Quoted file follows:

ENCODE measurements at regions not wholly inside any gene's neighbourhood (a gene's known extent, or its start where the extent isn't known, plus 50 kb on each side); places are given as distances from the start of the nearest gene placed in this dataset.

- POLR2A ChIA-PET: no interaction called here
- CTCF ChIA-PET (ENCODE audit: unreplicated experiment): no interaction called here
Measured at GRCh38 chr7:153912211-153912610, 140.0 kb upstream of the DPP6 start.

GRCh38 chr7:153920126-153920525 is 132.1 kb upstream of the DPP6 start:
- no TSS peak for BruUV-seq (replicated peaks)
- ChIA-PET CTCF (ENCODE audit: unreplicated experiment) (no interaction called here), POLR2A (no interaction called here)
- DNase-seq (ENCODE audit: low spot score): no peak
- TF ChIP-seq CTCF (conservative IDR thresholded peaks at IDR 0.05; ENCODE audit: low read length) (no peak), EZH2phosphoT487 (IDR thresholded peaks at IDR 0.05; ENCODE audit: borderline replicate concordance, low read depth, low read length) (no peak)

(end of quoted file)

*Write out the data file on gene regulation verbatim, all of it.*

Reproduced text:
ENCODE measurements at regions not wholly inside any gene's neighbourhood (a gene's known extent, or its start where the extent isn't known, plus 50 kb on each side); places are given as distances from the start of the nearest gene placed in this dataset.

- POLR2A ChIA-PET: no interaction called here
- CTCF ChIA-PET (ENCODE audit: unreplicated experiment): no interaction called here
Measured at GRCh38 chr7:153912211-153912610, 140.0 kb upstream of the DPP6 start.

GRCh38 chr7:153920126-153920525 is 132.1 kb upstream of the DPP6 start:
- no TSS peak for BruUV-seq (replicated peaks)
- ChIA-PET CTCF (ENCODE audit: unreplicated experiment) (no interaction called here), POLR2A (no interaction called here)
- DNase-seq (ENCODE audit: low spot score): no peak
- TF ChIP-seq CTCF (conservative IDR thresholded peaks at IDR 0.05; ENCODE audit: low read length) (no peak), EZH2phosphoT487 (IDR thresholded peaks at IDR 0.05; ENCODE audit: borderline replicate concordance, low read depth, low read length) (no peak)